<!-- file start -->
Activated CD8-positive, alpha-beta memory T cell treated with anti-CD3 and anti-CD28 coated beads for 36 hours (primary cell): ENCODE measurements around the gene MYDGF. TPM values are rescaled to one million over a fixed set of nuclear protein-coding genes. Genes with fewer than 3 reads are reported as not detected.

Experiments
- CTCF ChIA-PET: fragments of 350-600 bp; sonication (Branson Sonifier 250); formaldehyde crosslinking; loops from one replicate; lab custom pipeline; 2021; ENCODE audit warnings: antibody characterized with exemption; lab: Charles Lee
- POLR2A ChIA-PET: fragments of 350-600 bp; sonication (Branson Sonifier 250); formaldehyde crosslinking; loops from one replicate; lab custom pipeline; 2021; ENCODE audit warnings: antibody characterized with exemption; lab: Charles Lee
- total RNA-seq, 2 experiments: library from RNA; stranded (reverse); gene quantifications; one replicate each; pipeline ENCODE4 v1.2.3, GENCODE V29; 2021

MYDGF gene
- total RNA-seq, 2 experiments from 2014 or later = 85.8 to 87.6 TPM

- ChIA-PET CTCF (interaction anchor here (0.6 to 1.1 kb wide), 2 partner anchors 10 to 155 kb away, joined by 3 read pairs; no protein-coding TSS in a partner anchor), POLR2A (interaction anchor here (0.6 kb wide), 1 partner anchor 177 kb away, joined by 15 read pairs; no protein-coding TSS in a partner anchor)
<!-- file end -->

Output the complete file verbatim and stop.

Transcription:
Activated CD8-positive, alpha-beta memory T cell treated with anti-CD3 and anti-CD28 coated beads for 36 hours (primary cell): ENCODE measurements around the gene MYDGF. TPM values are rescaled to one million over a fixed set of nuclear protein-coding genes. Genes with fewer than 3 reads are reported as not detected.

Experiments
- CTCF ChIA-PET: fragments of 350-600 bp; sonication (Branson Sonifier 250); formaldehyde crosslinking; loops from one replicate; lab custom pipeline; 2021; ENCODE audit warnings: antibody characterized with exemption; lab: Charles Lee
- POLR2A ChIA-PET: fragments of 350-600 bp; sonication (Branson Sonifier 250); formaldehyde crosslinking; loops from one replicate; lab custom pipeline; 2021; ENCODE audit warnings: antibody characterized with exemption; lab: Charles Lee
- total RNA-seq, 2 experiments: library from RNA; stranded (reverse); gene quantifications; one replicate each; pipeline ENCODE4 v1.2.3, GENCODE V29; 2021

MYDGF gene
- total RNA-seq, 2 experiments from 2014 or later = 85.8 to 87.6 TPM

- ChIA-PET CTCF (interaction anchor here (0.6 to 1.1 kb wide), 2 partner anchors 10 to 155 kb away, joined by 3 read pairs; no protein-coding TSS in a partner anchor), POLR2A (interaction anchor here (0.6 kb wide), 1 partner anchor 177 kb away, joined by 15 read pairs; no protein-coding TSS in a partner anchor)